FlyMom 2,251 Views
Joined Mar 20, '08.
Posts: 10 (10% Liked)
This nurse is truly an inspiration and her column should be required reading for nursing and medical students. I can so relate to her ICU experience - being a savior and a torturer. I flew in a helicopter for 25+ years - " saved" a few people, but amassed a lot of guilt as well. We must do better with death and dying and she gives me hope we are going in the right direction. Thank you for sharing this.
Just curious, do any of you have protocols or procedures for talking to patients on what, if anything, they remember during their cardiac arrest after they wake up?
My hospital would like more information. Not even sure it is out there.
Thanks so much!
Very good question cherrybreeze. I've worked critical care for over 30 years and have had some patients relate some interesting information about their resuscitation that they could not, and should not, have known about. I never had any training on this and just wondering if other nurses have had similar experiences. Also curious if any one knows of any educational programs that address this? Just wondering.
Thanks for your answer.
I am wondering if I could get some information on "Code Teams" and patient follow up.
Does your hospital have a designated "Code Team" for cardiac arrest patients? Who makes up the team?
If the patient survives, is he/she interviewed afterwards about their experience and who does this interview?
What types of questions are asked?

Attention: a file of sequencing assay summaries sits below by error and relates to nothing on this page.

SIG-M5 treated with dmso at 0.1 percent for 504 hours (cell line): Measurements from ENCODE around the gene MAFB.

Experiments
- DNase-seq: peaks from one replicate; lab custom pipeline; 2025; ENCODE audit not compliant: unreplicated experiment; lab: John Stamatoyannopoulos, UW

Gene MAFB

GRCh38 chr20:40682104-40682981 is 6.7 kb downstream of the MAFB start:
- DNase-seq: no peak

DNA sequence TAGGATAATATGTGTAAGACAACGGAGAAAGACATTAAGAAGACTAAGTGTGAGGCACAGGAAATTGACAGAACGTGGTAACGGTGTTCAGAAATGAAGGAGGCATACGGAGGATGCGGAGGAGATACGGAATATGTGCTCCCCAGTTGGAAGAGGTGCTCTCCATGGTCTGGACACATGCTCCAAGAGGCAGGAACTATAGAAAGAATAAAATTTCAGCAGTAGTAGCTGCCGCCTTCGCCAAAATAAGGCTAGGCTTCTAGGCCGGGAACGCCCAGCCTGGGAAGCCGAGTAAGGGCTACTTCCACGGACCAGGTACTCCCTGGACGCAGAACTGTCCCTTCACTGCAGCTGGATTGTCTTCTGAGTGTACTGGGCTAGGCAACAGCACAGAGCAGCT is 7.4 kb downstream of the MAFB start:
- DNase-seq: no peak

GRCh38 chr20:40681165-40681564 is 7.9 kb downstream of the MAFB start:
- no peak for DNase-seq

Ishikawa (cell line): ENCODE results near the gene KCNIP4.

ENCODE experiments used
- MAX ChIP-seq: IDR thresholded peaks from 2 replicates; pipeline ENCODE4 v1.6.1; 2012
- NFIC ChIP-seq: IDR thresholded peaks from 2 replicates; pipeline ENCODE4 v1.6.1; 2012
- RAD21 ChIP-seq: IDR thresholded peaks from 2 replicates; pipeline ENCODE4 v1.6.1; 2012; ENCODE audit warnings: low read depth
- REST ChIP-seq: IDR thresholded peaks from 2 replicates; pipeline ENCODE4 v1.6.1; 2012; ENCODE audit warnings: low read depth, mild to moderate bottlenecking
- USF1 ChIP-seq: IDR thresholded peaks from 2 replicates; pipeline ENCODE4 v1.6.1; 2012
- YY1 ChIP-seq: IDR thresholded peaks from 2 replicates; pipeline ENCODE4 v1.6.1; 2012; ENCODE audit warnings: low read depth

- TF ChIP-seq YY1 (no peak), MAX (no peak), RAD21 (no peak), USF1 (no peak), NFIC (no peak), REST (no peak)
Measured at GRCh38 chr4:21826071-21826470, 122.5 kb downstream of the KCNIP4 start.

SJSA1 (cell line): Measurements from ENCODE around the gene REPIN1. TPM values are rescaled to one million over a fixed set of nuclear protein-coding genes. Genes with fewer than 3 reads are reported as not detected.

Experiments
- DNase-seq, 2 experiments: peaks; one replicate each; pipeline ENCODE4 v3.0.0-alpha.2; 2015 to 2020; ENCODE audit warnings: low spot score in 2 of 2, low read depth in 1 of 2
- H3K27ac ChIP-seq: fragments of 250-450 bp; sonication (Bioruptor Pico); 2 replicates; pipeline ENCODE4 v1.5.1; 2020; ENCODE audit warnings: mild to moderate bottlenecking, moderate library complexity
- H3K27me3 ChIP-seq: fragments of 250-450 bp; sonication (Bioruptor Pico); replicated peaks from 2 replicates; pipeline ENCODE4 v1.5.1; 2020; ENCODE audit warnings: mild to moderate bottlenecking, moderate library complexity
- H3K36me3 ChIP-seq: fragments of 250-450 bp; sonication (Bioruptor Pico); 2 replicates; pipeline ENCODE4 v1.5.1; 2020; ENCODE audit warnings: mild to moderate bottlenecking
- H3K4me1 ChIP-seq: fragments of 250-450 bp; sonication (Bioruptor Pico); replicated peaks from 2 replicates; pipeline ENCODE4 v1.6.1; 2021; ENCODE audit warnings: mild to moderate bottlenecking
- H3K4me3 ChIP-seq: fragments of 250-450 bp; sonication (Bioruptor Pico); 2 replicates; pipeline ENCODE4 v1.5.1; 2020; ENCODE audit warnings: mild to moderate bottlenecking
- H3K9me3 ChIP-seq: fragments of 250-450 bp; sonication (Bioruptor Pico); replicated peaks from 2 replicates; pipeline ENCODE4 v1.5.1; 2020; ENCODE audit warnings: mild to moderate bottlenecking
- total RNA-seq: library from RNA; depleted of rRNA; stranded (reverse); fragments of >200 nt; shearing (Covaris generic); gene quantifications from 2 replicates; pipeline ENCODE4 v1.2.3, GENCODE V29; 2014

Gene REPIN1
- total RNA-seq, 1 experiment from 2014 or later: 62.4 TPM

I'd be grateful for any information you could give me. Thanks!
I work in an ER in the midwest and my prescriptive formulary prohits me from prescribing tPA. Are there any NPs that can prescribe tPA for stroke patients without a collaborating physician or neurology specialist? Just curious about practices elsewhere.
Just curious, if a class on near-death experiences was available at a nursing conference, how likely is it that you would attend? Or, would you be interested in reading about this topic in a nursing journal?
I've had several patients relate this experience to me, but there is no information in nurse practitioner literature that I know of. Any information or links would be appreciated.
Thanks for the reply. I asked them about cough syrup and they said No. Maybe it's regional.
Would love input from NPs on this issue.
Several "Quick Care" programs (Minute Clinic, Little Clinic, etc) have been aggressively pursuing FNPs in our area. They will not allow NPs to prescribe any Scheduled Drugs, yet, require the NP to have a DEA license. Is this the practice every where? Is this reasonable?
Just curious. Thanks.
You may have this book already but if you don't, then run out and buy it. It is fabulous:
"FINAL GIFTS" by Callanan & Kelley
Inspirational read for nurses and families too.
I'm new to this board and would like to ask a couple of questions:
1. Have you ever had a patient who reported a near-death experience?
2. Would you be interested in some type of basic educational program about NDEs and other death-related phenomena for nurses (an hour or so)?
3. Should some type of education be required for other health care providers (docs, etc)?
Any ideas, thoughts, suggestions are welcome. Thanks.
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